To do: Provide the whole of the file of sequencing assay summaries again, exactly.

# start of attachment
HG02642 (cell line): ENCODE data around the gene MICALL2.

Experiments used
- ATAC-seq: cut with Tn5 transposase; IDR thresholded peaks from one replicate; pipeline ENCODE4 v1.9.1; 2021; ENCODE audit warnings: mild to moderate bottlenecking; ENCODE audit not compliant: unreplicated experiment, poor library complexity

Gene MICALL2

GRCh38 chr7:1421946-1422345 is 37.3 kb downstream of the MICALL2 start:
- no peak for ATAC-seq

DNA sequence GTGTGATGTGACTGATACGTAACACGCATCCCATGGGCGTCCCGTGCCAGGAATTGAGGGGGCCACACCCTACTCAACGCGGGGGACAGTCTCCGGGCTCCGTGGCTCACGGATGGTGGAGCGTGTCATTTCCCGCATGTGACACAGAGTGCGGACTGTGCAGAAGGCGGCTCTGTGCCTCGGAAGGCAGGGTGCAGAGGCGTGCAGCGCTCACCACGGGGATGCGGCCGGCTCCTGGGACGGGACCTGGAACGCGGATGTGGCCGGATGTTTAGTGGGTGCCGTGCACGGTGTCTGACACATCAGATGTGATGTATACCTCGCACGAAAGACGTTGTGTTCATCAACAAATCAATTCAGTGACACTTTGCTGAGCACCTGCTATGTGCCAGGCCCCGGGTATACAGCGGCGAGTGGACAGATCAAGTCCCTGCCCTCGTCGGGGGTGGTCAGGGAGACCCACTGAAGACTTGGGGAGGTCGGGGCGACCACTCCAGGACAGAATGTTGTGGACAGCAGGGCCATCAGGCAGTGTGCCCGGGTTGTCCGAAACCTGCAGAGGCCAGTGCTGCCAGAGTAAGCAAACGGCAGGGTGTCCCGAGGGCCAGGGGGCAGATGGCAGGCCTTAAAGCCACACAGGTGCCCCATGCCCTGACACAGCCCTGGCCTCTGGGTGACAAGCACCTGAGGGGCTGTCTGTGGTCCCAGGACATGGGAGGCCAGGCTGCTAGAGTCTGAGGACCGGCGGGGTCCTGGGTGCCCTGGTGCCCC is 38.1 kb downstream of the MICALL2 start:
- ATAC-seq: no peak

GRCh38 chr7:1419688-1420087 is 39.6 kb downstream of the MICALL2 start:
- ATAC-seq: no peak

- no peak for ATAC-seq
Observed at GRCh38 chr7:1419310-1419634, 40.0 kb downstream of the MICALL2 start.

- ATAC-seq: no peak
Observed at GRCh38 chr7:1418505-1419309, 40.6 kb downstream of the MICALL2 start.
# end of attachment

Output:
HG02642 (cell line): ENCODE data around the gene MICALL2.

Experiments used
- ATAC-seq: cut with Tn5 transposase; IDR thresholded peaks from one replicate; pipeline ENCODE4 v1.9.1; 2021; ENCODE audit warnings: mild to moderate bottlenecking; ENCODE audit not compliant: unreplicated experiment, poor library complexity

Gene MICALL2

GRCh38 chr7:1421946-1422345 is 37.3 kb downstream of the MICALL2 start:
- no peak for ATAC-seq

DNA sequence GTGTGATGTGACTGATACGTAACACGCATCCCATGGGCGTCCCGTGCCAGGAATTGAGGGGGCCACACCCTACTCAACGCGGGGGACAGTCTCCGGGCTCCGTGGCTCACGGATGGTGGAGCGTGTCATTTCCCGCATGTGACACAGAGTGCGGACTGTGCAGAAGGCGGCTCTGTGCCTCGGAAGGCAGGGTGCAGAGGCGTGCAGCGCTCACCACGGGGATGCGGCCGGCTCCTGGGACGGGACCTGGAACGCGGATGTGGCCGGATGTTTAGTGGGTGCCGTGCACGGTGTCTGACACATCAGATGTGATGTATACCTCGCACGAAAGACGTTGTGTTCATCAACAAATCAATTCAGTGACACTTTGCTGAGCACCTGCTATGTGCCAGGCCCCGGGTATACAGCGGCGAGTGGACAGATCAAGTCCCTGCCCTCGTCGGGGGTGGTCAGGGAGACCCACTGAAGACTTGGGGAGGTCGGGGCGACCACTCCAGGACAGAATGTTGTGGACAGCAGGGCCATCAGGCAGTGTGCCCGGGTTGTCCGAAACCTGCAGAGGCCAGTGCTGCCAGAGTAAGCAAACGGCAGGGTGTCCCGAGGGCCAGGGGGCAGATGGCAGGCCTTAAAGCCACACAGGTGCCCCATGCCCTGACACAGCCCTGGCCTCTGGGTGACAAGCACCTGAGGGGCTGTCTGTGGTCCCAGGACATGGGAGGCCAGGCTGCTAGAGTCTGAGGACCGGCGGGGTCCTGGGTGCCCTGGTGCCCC is 38.1 kb downstream of the MICALL2 start:
- ATAC-seq: no peak

GRCh38 chr7:1419688-1420087 is 39.6 kb downstream of the MICALL2 start:
- ATAC-seq: no peak

- no peak for ATAC-seq
Observed at GRCh38 chr7:1419310-1419634, 40.0 kb downstream of the MICALL2 start.

- ATAC-seq: no peak
Observed at GRCh38 chr7:1418505-1419309, 40.6 kb downstream of the MICALL2 start.